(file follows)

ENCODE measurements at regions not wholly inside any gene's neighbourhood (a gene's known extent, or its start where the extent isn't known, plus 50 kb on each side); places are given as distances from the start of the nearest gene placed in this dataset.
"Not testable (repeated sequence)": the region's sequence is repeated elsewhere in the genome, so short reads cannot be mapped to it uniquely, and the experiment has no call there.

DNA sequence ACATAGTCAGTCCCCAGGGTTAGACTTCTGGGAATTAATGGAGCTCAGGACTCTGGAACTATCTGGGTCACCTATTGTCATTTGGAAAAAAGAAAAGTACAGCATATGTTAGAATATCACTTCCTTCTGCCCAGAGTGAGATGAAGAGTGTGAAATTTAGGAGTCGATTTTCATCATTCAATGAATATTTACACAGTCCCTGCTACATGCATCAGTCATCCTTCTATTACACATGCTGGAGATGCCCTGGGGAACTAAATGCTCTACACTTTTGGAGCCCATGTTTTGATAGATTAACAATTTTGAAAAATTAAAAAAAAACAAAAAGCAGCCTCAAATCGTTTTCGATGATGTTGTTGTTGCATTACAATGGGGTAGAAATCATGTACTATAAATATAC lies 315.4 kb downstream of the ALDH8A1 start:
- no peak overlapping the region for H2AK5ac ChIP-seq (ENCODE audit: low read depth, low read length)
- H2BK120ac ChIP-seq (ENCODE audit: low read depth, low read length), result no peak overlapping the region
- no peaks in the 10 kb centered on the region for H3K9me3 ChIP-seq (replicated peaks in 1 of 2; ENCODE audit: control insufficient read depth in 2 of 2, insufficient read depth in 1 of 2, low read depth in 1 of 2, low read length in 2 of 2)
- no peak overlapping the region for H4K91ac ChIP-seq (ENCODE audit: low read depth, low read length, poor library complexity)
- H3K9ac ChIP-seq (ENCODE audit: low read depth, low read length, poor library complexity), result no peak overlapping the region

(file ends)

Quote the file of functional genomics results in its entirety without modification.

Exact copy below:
ENCODE measurements at regions not wholly inside any gene's neighbourhood (a gene's known extent, or its start where the extent isn't known, plus 50 kb on each side); places are given as distances from the start of the nearest gene placed in this dataset.
"Not testable (repeated sequence)": the region's sequence is repeated elsewhere in the genome, so short reads cannot be mapped to it uniquely, and the experiment has no call there.

DNA sequence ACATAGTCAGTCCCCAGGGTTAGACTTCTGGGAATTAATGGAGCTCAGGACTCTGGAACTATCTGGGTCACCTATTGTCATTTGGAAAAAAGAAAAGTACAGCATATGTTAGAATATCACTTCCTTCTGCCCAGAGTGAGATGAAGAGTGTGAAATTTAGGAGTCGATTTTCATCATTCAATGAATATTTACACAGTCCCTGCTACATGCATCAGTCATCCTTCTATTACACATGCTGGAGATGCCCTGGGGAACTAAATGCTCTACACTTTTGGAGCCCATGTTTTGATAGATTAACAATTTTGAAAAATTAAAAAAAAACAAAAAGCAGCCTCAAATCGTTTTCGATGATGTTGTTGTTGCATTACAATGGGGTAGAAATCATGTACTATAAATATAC lies 315.4 kb downstream of the ALDH8A1 start:
- no peak overlapping the region for H2AK5ac ChIP-seq (ENCODE audit: low read depth, low read length)
- H2BK120ac ChIP-seq (ENCODE audit: low read depth, low read length), result no peak overlapping the region
- no peaks in the 10 kb centered on the region for H3K9me3 ChIP-seq (replicated peaks in 1 of 2; ENCODE audit: control insufficient read depth in 2 of 2, insufficient read depth in 1 of 2, low read depth in 1 of 2, low read length in 2 of 2)
- no peak overlapping the region for H4K91ac ChIP-seq (ENCODE audit: low read depth, low read length, poor library complexity)
- H3K9ac ChIP-seq (ENCODE audit: low read depth, low read length, poor library complexity), result no peak overlapping the region